Film/DVDQueer in Galveston

Galveston Mortician Dale Carter: Preserving Beauty in Death

His life and work inspired the award-winning documentary Song of the Cicada.

Dale Carter (Courtesy “Song of the Cicada”)

Galveston’s Dale Carter has embalmed thousands of bodies during his 40-year career as a mortician. Yet he has never once felt it was “just a job.” To him, each body has been a sacred trust that families have given him to prepare their loved ones for their funerals.

Carter had so fascinated two filmmakers that they spent ten years creating an award-winning feature documentary about his eccentric life, titled Song of the Cicada. At 5 feet 5 inches, his stance is reminiscent of Truman Capote—but thankfully without Capote’s signature whine.

A Lifelong Texan

Born in 1959, Carter has lived in Texas all his life. His father was a machinist for Texas Instruments and his mother was a homemaker who raised him and his younger sister.

Carter grew up in the Dallas-Fort Worth area. Elementary school was a challenge for him because he was dyslexic. “Words were just a montage of letters to me,” he remembers. Other students teased and bullied him, calling him “retarded.”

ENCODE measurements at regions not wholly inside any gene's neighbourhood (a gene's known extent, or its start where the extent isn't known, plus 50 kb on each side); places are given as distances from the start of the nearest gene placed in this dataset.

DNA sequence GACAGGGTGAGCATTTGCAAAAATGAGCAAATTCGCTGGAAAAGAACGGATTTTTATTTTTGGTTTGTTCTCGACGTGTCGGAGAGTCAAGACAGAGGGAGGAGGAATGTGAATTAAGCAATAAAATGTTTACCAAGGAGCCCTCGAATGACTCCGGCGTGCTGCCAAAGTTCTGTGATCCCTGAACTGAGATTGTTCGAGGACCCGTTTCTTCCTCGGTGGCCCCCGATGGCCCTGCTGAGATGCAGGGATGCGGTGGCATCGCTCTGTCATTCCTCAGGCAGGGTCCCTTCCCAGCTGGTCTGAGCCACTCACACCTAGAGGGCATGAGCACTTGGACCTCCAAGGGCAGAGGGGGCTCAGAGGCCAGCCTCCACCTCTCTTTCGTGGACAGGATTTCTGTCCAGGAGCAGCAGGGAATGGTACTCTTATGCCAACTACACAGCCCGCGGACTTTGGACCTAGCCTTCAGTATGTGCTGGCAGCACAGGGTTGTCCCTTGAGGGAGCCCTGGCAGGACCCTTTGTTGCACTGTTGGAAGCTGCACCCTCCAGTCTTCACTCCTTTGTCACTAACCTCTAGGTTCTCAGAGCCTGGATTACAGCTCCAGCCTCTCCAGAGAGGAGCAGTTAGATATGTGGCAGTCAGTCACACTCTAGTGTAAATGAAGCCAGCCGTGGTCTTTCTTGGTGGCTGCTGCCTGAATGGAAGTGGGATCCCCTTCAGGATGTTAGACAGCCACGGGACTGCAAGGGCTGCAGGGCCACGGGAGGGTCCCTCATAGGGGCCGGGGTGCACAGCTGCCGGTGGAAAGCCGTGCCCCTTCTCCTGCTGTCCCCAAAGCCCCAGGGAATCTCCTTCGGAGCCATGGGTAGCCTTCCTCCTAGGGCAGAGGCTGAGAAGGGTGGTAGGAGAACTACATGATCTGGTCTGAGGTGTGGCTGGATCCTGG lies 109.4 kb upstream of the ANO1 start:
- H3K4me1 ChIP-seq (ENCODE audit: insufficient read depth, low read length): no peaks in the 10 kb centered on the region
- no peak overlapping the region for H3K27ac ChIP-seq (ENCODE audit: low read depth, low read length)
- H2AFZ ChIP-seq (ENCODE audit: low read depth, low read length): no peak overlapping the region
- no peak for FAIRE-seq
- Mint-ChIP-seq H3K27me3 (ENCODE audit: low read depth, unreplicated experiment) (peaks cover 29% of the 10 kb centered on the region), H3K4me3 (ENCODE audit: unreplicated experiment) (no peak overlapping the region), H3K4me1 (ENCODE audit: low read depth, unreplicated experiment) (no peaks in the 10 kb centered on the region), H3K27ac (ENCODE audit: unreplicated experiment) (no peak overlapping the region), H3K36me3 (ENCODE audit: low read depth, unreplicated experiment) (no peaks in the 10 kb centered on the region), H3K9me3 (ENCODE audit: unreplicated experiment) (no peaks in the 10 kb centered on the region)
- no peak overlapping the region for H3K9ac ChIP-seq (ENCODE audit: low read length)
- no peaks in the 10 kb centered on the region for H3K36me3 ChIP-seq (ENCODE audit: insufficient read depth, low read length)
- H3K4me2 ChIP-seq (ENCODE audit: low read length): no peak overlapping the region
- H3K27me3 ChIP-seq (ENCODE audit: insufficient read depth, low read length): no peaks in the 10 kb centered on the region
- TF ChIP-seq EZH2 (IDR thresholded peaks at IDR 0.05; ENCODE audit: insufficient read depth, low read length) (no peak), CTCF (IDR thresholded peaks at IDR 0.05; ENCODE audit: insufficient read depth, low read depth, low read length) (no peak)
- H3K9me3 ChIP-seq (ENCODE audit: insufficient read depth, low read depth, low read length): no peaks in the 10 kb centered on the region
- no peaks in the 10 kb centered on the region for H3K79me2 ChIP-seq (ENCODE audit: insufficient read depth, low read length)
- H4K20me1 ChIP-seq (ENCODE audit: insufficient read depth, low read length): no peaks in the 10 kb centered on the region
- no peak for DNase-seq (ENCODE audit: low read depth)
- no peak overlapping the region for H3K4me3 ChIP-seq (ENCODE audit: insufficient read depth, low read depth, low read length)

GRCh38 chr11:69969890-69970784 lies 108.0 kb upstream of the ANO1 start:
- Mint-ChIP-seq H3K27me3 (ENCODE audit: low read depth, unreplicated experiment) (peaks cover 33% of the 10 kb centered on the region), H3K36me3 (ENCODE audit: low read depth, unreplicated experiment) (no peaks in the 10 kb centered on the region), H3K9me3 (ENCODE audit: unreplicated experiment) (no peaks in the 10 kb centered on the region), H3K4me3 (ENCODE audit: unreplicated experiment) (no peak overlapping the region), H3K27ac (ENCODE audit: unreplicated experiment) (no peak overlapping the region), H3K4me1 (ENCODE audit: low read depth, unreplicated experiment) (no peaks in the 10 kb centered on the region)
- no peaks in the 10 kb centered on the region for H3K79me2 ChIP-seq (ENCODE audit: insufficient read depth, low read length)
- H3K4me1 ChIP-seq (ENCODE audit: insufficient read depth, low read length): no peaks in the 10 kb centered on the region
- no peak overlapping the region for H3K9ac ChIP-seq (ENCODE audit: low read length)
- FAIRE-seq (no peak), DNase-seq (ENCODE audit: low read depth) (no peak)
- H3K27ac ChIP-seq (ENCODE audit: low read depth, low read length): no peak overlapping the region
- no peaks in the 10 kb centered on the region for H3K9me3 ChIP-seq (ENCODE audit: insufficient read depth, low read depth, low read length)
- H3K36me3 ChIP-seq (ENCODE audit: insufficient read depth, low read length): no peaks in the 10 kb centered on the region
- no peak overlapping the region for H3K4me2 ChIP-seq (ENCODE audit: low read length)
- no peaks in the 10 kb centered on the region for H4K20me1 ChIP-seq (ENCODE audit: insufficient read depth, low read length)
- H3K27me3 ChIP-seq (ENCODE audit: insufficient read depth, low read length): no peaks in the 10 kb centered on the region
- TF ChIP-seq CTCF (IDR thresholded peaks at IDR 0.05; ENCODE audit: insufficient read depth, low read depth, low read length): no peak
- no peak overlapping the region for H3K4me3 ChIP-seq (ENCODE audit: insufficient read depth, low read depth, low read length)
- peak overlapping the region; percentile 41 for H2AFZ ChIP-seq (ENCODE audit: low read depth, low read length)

He was placed in a special-education classroom for two years. Finally, he was taken to a doctor who gave him an IQ test, on which he achieved a very high score. He was put back into the regular classroom, but his self-esteem had already taken a big hit. However, the experience left him with a desire to be protective of others who are outsiders. “Cher has always been an outsider,” he says with a knowing smile.

An Early Epiphany

Carter’s fascination with embalming came at an early age. His great-grandmother was on the verge of death, and he was taken to the hospital to say goodbye. Up to this time, Carter had been shielded from the reality of human mortality. “I thought only animals died,” he admits. “People will talk about sex, but not about death. We live in a death-denying society.” 

After his great-grandmother passed, the family went to the funeral home for the viewing. To see her body, Carter’s mother had to lift him up. He was astonished to see how beautiful she was. “I wanted to know what they had done to make her so beautiful again. It was a profound mystery to me,” Carter says.

Growing Up Gay 

Carter says he never really came out of the closet, because “I was never in. Everyone else but me seemed to know I was gay.” That led to his being bullied.

“But one day in high school, a boy named Leonard stood between me and a bully,” Carter remembers. “I really liked being protected by a masculine figure.” He and Leonard became lovers, and their relationship lasted for the next 18 years.

“I could have gotten killed,” Carter says of his hometown of Mansfield. “I had to live a lie. I became a chameleon.” He dated girls, but never felt attracted to them.